For decades, the world has been trying to halt the Iranian nuclear weapons drive. For years the international community, led by the US, has been negotiating with an Iranian regime that sponsors terrorism around the globe and dreams of dominance in the Middle East. Each and every time these negotiations have failed. Until now. Now we have a deal.
If the Iranian nuclear deal works, and genuinely stops Iran in its pursuit of nuclear weapons, it would be one of the great feats in world diplomacy. President Obama would have undeniably made the world a safer place. Indeed the entire international community would owe him an enormous debt of gratitude. His vision and dogged, laser-like, pursuit of this goal, despite all the opposition, would be worthy of any and every award they give.
Yet the nagging question that sits uncomfortably within all of us is, what if Iran is lying? What if it has every intention of reneging on its commitment and carrying on in its quest for nuclear weapons? It doesn’t even have to as nefarious as deceiving us right now; what if it simply decides in 5 years’ time to restart its nuclear weapons program? What then?
According to the provisions of the Iranian nuclear deal, if Iran is found to be in breach of the agreement, sanctions are to be put back in place either at the same level as prior to the agreement (the ‘snapback’ clause) or at a level that satisfies the UN Security Council. In effect, returning to square one with Iran pursuing nuclear weapons and the world trying to stop it through the use of sanctions.
Clearly however, sanctions won’t stop the Iranian pursuit of a nuclear bomb; they didn’t stop Iran before, so why would they work in the future? This is the very reason why the global powers signed the deal in the first place? Sanctions simply weren’t working. Israeli Prime Minister, Benyamin Netanyahu, disagrees; he feels that imposing more sanctions on Iran would place greater pressure on the regime thus extracting greater concessions. Maybe. Maybe not. The truth is, if Iran reneges on this deal, it’s prepared to suffer the economic consequences. All of them.
Yet the Obama administration has said on many occasions that it will not allow Iran to achieve nuclear weapons capabilities. Period. So if sanctions didn’t work and the deal doesn’t work, what’s left?
A military strike?
President Obama has previously stated that “his administration would use force — a ‘military component,’ as he put it — only as a last resort to prevent Tehran from acquiring a bomb.” (New York Times, March 2012). Admittedly he is far cooler on the military option these days. Any mention of a military strike is attacked as war-mongering by those who favor the deal. But, if the deal fails, are we finally at that point?
The President has made promises he hasn’t kept before. Some are symbolic –- he broke his promise to recognize the Armenian genocide –- but many are not, and have much more serious repercussions. In August 2012, he infamously promised that the US would consider the use of chemical weapons by the Assad regime in Syria “as a red line.” He reiterated this in 2013. Well, according to UN estimates, Assad has used chemical weapons at least 10 times since 2012 including as recently as this year, and the US has yet to do anything. Obama’s red line, it appears, is meaningless. (To be fair, the US has asked Assad to refrain from using chemical weapons — maybe this should count for something). When it comes to the use of force in the Middle East — or anywhere else for that matter — President Obama has a credibility problem.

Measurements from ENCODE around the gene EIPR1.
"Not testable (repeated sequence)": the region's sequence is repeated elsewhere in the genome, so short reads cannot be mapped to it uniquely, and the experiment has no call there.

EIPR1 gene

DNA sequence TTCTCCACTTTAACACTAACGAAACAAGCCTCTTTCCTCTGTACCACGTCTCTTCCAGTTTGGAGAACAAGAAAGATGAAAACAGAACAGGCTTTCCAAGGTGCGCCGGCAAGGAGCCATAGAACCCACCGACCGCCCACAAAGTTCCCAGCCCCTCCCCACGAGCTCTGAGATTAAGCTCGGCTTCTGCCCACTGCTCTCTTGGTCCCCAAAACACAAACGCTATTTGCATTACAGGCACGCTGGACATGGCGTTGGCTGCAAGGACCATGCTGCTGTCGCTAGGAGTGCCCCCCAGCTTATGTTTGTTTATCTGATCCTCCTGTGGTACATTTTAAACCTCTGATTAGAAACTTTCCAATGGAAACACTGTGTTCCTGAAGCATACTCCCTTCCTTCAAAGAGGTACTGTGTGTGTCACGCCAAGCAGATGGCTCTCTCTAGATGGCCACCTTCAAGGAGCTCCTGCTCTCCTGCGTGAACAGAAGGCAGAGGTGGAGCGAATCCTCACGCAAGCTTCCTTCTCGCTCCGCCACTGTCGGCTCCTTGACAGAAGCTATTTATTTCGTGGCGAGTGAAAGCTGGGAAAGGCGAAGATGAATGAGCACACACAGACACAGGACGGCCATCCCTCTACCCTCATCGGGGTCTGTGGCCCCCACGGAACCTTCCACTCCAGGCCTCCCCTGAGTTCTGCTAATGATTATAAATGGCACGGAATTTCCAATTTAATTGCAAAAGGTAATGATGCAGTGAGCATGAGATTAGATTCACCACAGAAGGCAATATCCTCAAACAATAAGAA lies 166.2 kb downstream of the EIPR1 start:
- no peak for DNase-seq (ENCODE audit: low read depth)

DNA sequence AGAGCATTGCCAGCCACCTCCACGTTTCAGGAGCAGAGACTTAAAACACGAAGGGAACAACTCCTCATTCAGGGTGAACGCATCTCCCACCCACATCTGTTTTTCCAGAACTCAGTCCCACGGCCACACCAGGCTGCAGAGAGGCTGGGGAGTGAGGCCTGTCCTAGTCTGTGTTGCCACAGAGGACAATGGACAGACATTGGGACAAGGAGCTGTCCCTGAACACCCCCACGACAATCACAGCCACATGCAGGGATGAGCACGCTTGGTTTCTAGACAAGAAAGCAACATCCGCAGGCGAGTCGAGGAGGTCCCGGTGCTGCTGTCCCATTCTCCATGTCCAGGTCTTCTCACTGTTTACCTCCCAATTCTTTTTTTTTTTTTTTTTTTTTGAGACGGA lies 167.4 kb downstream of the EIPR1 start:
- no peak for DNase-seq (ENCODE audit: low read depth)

This should alarm anyone hoping that Iran doesn’t achieve nuclear weapons capabilities and hoping that the US has the necessary resolve to do what needs to be done to ensure this.
Instead of fighting the Iranian nuclear deal — which is basically a done deal — those against the deal should focus their energies on getting assurances from the President about his intentions should Iran breach the agreement and renege on its obligations under the deal. It’s time to ask the Administration the ‘What if?’ question. In defending the deal, Obama has said that the alternative is war. But let’s turn this around: what if the deal doesn’t work? Will Obama be prepared to wage that war?
A related issue is the absence of degrees of punishment. The only allowable penalty in the deal is the aforementioned ‘snapback’ sanctions, which ends the deal. So how does the international community address minor infractions? According to the deal, Iran is only allowed to have about 6,100 centrifuges, down from about 19,000 now. What if they had 7,000 centrifuges? Would that constitute an infraction big enough to invoke the only chastisement available — snapback sanctions? Does enriching uranium at say, 3.7%, rather than the mandated 3.6%, be enough of a reason for us to end the deal, if ending the deal means military action? I doubt it.
Consequently the international community would, no doubt, be inclined to overlook minor infractions. But the deal lends itself to exactly that — infraction after minor infraction. It’s an inherent flaw that will be exploited by the Iranian regime time and time again. This is something we need to be vigilant over. Infractions, no matter how small, simply cannot be tolerated, even at the cost of ending the deal. This however, will ultimately be dealt with by the next American administration — an administration that didn’t negotiate the deal, nor, crucially, one that promised to stop Iran from getting the bomb.
It’s time to deal with the ramifications of the deal. It’s time to build broad consensus over the real red lines that constitute non-compliance, and it’s time to build support for what needs to be done if Iran reneges on its obligations.